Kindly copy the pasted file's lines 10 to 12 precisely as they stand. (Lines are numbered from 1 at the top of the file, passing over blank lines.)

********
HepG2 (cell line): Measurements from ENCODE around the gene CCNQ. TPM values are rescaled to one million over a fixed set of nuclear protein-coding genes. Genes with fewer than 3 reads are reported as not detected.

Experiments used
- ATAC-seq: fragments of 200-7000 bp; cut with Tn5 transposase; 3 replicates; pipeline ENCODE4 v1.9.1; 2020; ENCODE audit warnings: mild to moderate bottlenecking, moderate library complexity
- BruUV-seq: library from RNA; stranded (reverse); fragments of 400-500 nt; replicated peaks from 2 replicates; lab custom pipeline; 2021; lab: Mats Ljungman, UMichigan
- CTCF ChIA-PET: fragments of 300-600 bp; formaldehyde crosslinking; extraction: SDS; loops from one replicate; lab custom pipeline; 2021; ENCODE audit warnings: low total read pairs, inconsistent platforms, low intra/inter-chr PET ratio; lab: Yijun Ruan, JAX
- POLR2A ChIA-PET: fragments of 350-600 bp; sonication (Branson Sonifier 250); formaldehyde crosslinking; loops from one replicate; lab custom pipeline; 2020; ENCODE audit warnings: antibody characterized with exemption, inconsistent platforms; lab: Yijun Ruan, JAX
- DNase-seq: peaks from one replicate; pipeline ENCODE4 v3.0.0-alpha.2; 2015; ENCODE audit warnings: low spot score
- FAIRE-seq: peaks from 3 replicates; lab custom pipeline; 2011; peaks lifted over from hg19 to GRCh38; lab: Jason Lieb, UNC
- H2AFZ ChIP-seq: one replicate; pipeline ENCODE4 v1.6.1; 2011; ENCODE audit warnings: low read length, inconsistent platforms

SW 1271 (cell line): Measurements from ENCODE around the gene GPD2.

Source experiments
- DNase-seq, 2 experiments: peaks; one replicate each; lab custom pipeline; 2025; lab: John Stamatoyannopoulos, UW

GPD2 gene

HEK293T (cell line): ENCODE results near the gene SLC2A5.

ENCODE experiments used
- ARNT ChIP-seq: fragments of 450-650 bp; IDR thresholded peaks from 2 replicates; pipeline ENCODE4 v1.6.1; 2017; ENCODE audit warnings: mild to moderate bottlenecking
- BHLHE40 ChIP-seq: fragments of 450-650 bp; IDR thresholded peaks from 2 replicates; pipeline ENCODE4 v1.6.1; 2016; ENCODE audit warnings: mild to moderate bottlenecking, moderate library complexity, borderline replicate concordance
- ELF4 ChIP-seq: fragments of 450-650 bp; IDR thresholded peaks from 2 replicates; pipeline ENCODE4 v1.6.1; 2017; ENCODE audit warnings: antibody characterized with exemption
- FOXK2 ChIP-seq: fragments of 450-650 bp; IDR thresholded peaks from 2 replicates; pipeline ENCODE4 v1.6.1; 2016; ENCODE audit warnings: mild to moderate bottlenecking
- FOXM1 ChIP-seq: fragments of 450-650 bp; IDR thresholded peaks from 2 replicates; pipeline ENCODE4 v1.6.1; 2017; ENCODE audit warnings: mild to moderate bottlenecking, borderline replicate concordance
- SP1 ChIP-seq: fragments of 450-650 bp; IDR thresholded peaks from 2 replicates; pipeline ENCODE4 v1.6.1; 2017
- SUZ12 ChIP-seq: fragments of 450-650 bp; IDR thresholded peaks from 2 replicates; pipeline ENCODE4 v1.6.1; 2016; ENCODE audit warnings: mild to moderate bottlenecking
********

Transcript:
SW 1271 (cell line): Measurements from ENCODE around the gene GPD2.

Source experiments
- DNase-seq, 2 experiments: peaks; one replicate each; lab custom pipeline; 2025; lab: John Stamatoyannopoulos, UW